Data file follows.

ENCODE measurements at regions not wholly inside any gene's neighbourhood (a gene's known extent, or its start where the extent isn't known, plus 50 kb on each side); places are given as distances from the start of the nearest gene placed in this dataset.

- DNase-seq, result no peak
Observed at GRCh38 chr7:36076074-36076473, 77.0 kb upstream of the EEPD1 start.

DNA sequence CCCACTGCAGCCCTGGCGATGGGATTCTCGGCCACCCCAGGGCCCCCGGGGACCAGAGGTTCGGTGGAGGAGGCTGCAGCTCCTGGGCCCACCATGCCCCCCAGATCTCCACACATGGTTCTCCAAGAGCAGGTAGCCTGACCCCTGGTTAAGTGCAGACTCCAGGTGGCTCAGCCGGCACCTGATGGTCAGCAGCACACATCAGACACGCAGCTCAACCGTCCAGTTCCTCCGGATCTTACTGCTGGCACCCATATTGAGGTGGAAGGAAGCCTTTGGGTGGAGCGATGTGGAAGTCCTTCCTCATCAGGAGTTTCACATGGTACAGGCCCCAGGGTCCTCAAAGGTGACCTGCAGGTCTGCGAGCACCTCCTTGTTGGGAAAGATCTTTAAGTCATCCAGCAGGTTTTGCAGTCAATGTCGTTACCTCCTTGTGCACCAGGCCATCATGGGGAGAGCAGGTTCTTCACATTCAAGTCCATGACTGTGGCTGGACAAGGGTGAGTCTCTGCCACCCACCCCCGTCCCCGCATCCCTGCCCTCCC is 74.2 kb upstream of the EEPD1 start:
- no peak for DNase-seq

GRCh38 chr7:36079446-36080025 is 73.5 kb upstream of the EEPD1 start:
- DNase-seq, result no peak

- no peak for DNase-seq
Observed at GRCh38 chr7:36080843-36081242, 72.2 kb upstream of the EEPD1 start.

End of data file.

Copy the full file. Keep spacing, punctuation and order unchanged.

ENCODE measurements at regions not wholly inside any gene's neighbourhood (a gene's known extent, or its start where the extent isn't known, plus 50 kb on each side); places are given as distances from the start of the nearest gene placed in this dataset.

- DNase-seq, result no peak
Observed at GRCh38 chr7:36076074-36076473, 77.0 kb upstream of the EEPD1 start.

DNA sequence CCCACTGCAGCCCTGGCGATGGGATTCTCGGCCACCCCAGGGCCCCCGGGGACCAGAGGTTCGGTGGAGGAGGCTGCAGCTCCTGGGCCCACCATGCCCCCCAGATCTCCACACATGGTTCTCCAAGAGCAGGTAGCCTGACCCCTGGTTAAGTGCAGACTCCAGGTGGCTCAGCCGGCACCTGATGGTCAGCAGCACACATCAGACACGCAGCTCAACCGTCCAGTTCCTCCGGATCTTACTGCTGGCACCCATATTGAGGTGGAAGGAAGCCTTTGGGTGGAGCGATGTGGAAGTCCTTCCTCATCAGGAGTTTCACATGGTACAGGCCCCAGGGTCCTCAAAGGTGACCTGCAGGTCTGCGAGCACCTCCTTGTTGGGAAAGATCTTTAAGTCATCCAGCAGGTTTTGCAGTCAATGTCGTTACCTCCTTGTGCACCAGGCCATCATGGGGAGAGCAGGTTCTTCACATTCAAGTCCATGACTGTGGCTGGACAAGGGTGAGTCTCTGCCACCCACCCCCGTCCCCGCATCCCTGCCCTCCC is 74.2 kb upstream of the EEPD1 start:
- no peak for DNase-seq

GRCh38 chr7:36079446-36080025 is 73.5 kb upstream of the EEPD1 start:
- DNase-seq, result no peak

- no peak for DNase-seq
Observed at GRCh38 chr7:36080843-36081242, 72.2 kb upstream of the EEPD1 start.